In line with the Government's commitment to attracting inward investment, the 1994 Foreign Investment Law simplified the tax system for foreign investors. This law has since been updated by a number of presidential decrees.
The Foreign Investment Law abolished an established system of tax incentives for foreign direct investment projects. However, a reduction is given when the investment is large or considered of national importance. In these cases, tax-free or investment promotion zones are created. Natural resources and energy generation projects have been subject to favourable treatment.
The Government imposes taxes on all persons or legal entities consuming goods or services, conducting business, performing independent professions and generating income in the Lao PDR.
There are several broad categories of tax, which are described in the promulgation of the Tax Law. These are:
• Turnover Tax;
• Personal Income Tax (PIT);
• Profit Tax (also called Company Income Tax);
• Social Security (to be implemented gradually);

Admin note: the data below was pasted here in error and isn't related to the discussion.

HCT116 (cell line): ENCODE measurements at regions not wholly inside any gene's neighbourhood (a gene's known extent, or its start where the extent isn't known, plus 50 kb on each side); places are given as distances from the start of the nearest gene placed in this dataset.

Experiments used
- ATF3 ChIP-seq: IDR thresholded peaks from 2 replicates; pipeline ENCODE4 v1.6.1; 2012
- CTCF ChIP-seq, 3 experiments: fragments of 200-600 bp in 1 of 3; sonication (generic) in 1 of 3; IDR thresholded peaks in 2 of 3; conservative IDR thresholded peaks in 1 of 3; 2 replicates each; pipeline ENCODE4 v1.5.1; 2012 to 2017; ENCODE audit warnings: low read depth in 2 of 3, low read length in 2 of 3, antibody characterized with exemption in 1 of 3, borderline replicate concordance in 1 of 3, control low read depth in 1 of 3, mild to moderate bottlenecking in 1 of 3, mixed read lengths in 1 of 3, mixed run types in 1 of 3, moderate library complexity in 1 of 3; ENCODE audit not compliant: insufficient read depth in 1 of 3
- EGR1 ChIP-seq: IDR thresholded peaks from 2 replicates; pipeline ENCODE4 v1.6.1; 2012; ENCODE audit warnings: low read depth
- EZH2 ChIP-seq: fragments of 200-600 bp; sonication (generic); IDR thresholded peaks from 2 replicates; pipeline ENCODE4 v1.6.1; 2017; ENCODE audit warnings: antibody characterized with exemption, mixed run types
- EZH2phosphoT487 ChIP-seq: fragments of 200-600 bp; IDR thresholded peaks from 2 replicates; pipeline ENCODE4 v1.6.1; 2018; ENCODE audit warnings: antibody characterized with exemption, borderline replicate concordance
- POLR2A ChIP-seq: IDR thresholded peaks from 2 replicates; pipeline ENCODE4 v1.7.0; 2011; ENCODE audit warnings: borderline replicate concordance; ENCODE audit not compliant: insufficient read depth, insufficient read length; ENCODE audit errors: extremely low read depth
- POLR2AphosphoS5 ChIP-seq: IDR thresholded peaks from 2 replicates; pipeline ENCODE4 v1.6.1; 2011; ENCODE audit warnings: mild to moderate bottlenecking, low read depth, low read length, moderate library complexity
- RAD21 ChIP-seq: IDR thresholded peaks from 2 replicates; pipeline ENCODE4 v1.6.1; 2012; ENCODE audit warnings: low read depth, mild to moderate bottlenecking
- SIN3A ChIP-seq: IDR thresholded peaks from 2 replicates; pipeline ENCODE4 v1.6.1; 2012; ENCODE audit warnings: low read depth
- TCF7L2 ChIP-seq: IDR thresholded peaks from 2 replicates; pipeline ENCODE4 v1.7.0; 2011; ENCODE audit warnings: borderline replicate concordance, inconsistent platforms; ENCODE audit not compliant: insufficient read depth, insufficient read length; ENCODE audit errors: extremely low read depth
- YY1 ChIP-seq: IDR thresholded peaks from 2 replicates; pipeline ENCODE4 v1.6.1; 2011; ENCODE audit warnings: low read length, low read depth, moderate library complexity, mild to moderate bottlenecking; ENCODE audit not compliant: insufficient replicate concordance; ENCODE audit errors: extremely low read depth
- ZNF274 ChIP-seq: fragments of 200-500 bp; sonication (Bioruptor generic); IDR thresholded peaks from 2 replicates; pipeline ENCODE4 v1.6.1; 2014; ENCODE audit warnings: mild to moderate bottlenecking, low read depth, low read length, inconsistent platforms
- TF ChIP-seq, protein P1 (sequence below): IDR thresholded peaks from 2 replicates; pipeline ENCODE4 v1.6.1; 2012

• Minimum Tax;
• Charges and service fees;
• Other taxes.
In 1998, the Prime Minister’s Office issued decrees modifying the turnover tax, excise tax, minimum tax and income tax from leasing.
Enterprises pay one of the following two taxes, whichever produces the higher tax return:
• Minimum Tax, at a flat rate of 1% of gross profits;
• Profit Tax, based on net profit. The tax rate for all Lao business enterprises is fixed by the Tax Law at 35%; under the Foreign Investment Law, the rate for all foreign business enterprises is set at 20%. Joint venture companies need to negotiate with the FIMC to benefit from the foreign currency rte. (These rates may be modified according to the Company's business licence).
Most import duty rates are set at 5% or 10%. The full list of goods subject to import tax rates is in the first amendment of the Decree of the Prime Minister's Office dated 28 September 1998.
Administrative fees are at a rate of 5% ad valorem on equipment and materials.
Turnover tax is collected on imports and the sale of general imported or locally produced goods. In addition, general services, constituting the supply of labour to others against a service fee as compensation, are also subject to turnover tax.
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